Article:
Thursday, November 2, 2000
Department Responds to Consent Decree SigningLos Angeles - On Thursday, November 2, 2000, the Los Angeles City Council approved the Department of Justice (DOJ) Federal Consent Decree, negotiated between the United States Department of Justice and the City of Los Angeles. The Los Angeles Police Department (LAPD) is pleased that the negotiation efforts have concluded and look forward to aggressively implementing and addressing all issues mandated by the consent decree.
Los Angeles Chief of Police Bernard Parks re-emphasized his previous comments, stating, "We [the Department] believe that our concerns were listened to and now it is time for us to move forward with our primary duty to provide effective and timely emergency services to the community. To this end, we are committed to the diligent implementation of the consent decree as agreed to by the Los Angeles City Council and the Mayor."
The Department is aware of the daunting nature of the task that lies before us. It should, however, be noted that the negotiated consent decree is a mixture of new requirements and existing practices and procedures of the Los Angeles Police Department. The Department is pleased to announce that it is well ahead of this challenge, in that we already have policies and procedures in place, addressing several of the mandates articulated in the signed consent decree. This is evidenced by the nearly 50 of the approximately 160 mandates [noted in the decree] where it is stated that the Department "shall continue to" [comply with a particular requirement] or are issues that are already being addressed by the LAPD. Some of these include, but are not limited to, issues related to discipline, booking approval and inspection of arrestees, community policing and the mission and enforcement efforts as they relate to the Department's Special Enforcement/Gang Units.
This reform effort, like so many, will require a significant expenditure of public funds. The Department is hopeful that it will receive the necessary monetary support from the Los Angeles City Council. Additionally, it will be necessary for the Department to evaluate and re-distribute its resources in order to contribute to the success of the reform efforts. To this end, the Department has already assembled a Consent Decree Implementation Task Force. The task force is in operation, under the direction of Captain Scott Kroeber.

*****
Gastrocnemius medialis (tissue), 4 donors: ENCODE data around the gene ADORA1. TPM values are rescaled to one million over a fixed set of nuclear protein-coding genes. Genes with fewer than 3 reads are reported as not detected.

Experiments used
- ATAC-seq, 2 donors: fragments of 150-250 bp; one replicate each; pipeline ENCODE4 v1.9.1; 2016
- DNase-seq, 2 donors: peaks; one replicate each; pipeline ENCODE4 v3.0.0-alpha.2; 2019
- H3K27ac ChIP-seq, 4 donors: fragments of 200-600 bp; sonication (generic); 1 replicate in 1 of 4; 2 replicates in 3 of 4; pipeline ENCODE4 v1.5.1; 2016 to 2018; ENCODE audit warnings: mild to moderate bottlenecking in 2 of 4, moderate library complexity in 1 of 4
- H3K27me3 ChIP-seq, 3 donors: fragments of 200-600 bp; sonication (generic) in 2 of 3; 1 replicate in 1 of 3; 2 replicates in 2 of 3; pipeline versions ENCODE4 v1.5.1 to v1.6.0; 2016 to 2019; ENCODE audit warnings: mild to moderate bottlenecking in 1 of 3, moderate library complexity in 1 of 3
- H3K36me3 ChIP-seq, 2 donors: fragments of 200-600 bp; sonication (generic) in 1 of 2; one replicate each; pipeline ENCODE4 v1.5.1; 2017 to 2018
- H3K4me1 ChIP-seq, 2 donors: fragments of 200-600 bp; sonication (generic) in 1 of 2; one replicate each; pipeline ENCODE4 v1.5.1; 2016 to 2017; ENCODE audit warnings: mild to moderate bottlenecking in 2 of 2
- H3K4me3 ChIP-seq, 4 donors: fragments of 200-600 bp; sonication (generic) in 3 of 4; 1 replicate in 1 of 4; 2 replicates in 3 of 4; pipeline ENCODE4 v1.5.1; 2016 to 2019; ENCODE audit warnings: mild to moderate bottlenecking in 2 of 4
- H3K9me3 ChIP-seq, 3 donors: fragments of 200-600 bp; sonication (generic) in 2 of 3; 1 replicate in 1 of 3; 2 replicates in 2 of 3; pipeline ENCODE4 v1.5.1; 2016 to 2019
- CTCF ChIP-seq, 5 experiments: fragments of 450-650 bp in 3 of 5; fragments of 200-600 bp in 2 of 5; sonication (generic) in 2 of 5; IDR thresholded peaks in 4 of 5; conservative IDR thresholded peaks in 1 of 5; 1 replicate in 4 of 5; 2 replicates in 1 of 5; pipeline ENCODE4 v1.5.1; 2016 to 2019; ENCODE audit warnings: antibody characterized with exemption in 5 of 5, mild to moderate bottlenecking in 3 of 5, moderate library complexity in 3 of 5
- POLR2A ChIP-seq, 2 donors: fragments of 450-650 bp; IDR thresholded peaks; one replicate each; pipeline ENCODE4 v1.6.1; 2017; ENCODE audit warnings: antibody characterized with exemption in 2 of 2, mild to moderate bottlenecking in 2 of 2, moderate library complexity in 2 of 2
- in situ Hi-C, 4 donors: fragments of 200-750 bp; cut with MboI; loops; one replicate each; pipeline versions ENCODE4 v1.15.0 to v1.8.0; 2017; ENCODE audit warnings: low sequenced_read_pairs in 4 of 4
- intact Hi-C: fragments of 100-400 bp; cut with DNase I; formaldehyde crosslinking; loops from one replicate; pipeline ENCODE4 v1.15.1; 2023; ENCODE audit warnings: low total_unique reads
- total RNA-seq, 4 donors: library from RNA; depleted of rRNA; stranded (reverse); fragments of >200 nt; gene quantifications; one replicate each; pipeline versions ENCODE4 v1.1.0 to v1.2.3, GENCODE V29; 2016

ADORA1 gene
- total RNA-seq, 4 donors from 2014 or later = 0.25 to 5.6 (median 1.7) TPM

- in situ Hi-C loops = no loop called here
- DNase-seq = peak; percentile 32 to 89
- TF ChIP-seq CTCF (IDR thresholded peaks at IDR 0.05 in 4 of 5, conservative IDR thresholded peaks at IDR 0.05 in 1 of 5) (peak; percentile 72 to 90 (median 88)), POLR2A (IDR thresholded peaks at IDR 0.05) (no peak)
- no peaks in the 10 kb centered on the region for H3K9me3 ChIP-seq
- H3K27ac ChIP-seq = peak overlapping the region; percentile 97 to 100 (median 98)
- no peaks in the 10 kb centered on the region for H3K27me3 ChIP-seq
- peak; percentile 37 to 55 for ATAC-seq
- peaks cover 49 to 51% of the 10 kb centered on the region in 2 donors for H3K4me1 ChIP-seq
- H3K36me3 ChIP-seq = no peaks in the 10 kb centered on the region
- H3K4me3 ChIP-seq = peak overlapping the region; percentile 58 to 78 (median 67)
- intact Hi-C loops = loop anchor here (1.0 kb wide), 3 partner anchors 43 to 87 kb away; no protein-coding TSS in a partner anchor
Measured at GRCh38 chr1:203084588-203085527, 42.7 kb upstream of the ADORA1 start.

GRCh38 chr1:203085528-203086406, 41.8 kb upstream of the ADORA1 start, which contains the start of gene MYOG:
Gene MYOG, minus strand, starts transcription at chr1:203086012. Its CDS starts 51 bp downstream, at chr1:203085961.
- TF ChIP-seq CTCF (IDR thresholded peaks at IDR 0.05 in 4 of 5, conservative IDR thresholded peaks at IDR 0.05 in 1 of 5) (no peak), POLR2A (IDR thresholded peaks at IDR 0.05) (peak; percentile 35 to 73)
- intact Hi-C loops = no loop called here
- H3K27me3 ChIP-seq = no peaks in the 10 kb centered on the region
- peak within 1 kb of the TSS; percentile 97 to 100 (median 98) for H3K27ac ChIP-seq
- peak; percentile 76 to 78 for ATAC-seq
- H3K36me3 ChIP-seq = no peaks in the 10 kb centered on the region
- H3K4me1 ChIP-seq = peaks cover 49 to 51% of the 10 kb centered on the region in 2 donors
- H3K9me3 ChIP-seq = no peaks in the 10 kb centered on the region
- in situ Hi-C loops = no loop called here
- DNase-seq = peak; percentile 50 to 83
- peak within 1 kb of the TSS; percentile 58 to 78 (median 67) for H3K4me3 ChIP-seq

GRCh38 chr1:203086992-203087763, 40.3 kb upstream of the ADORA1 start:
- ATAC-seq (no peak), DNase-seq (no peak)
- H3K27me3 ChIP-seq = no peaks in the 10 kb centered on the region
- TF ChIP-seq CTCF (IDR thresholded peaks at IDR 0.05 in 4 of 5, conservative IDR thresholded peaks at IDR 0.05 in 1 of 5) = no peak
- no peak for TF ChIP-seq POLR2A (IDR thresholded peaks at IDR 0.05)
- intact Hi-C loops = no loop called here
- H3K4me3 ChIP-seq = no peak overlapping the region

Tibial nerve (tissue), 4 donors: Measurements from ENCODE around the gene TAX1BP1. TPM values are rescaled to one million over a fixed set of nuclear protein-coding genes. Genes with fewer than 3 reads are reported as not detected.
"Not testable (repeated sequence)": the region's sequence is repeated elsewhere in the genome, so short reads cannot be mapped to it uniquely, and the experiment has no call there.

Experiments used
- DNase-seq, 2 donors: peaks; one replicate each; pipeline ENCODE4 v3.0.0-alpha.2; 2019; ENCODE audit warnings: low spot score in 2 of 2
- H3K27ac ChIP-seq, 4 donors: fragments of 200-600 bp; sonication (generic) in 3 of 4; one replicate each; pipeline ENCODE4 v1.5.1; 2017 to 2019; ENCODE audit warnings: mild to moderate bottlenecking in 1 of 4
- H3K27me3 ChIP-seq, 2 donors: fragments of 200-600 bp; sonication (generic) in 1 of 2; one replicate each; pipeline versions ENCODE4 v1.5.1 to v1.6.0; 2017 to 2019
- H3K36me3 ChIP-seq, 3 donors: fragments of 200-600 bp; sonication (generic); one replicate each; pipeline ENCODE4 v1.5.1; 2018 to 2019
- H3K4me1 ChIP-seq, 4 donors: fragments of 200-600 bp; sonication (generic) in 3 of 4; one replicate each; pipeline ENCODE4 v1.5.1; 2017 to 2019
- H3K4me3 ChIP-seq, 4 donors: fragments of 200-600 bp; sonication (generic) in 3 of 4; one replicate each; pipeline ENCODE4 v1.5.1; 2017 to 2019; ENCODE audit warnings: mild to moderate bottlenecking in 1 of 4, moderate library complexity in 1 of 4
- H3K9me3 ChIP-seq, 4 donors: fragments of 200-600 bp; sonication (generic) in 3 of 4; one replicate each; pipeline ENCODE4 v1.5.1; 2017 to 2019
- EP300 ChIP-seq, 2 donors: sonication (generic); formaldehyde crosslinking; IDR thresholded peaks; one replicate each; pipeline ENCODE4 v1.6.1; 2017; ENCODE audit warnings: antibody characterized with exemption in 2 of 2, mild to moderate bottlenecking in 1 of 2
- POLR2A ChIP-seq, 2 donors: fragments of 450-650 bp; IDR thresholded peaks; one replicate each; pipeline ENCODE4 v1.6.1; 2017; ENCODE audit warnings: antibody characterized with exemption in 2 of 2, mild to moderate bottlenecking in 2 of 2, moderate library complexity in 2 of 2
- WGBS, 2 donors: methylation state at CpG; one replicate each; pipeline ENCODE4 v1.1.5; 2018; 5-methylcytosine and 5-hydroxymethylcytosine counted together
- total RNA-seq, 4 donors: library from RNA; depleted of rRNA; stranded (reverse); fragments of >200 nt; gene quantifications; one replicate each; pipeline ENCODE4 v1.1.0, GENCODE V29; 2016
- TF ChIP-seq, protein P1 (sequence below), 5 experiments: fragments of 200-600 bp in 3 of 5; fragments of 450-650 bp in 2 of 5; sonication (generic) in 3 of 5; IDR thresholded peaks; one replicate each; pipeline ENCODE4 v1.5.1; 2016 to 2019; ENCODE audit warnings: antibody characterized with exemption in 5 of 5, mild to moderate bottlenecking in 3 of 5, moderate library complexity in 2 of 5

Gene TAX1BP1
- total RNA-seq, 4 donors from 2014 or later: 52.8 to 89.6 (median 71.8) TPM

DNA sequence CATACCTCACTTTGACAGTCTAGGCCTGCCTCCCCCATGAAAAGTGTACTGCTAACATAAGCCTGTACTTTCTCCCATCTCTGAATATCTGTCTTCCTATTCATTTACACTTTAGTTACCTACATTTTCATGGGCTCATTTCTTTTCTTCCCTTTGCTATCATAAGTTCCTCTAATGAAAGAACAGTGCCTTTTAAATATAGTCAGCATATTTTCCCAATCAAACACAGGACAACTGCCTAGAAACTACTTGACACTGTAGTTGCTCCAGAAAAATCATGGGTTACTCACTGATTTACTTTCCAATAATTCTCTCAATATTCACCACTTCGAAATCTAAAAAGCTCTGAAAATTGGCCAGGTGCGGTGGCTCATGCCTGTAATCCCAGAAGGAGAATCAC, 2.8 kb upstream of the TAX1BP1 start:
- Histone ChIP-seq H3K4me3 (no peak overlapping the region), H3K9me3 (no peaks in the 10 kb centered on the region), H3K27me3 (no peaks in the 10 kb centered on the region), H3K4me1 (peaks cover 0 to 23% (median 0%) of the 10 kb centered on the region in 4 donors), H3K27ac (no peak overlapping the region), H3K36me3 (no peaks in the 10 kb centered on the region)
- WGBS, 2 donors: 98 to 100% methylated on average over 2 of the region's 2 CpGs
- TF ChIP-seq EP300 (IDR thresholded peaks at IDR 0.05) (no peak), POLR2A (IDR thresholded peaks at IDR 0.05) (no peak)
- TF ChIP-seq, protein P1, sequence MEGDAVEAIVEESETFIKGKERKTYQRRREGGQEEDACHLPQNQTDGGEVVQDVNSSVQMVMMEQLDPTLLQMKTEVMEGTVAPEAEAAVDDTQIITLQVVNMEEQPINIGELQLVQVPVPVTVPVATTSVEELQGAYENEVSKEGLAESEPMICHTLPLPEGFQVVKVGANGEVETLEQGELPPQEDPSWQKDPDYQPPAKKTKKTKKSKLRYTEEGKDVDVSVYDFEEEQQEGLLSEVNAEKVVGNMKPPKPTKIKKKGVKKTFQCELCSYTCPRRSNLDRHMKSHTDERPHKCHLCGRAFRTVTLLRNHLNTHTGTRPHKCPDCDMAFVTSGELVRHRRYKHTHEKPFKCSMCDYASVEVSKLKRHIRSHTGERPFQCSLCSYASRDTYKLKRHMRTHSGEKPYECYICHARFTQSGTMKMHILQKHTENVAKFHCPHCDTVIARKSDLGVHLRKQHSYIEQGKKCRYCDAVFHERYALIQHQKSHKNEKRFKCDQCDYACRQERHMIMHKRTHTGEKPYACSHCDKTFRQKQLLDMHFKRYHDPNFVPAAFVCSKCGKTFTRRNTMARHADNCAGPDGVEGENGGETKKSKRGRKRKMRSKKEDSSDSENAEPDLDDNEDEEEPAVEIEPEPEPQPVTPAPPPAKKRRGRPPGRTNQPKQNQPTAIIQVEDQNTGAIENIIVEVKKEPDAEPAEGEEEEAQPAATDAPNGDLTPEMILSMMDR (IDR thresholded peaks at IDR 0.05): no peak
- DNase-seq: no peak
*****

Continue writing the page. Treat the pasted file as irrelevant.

Recognizing that our patrol operations are the most critical component in satisfying the consent decree mandates, the Department has already published, and distributed to all Department personnel, a "ten point plan" aimed at meeting this objective. Some of the directives included in this "ten point plan" are as follows:
- The evaluating of specialized and support divisions to determine the appropriate number of personnel available for reassignment to Area commands;
- The freezing of vacancies in specialized divisions and transferring of authorities from specialized divisions to field operations; and
- The reevaluation of Department priorities and basic services to determine whether reprioritization may save resources that can be directed to field duties.
In issuing this "ten point plan", Chief Parks stated, "I am certain that everyone recognizes the importance of providing an adequate patrol force for the people of Los Angeles. While change is difficult, I am confidant that the commitment of the men and women of the Los Angeles Police Department will ensure a successful effort on our part to implement the consent decree and a continued level of professional service to our community." A complete listing of the directives is incorporated in the Notice from the Office of the Chief of Police.
For further information regarding this press release, please contact Media Relations Section at 213-485-3586.
This press release was prepared by Lieutenant Horace E. Frank, Officer-in-Charge, Media Relations Section.
For Release 4:45 pm PST
November 2, 2000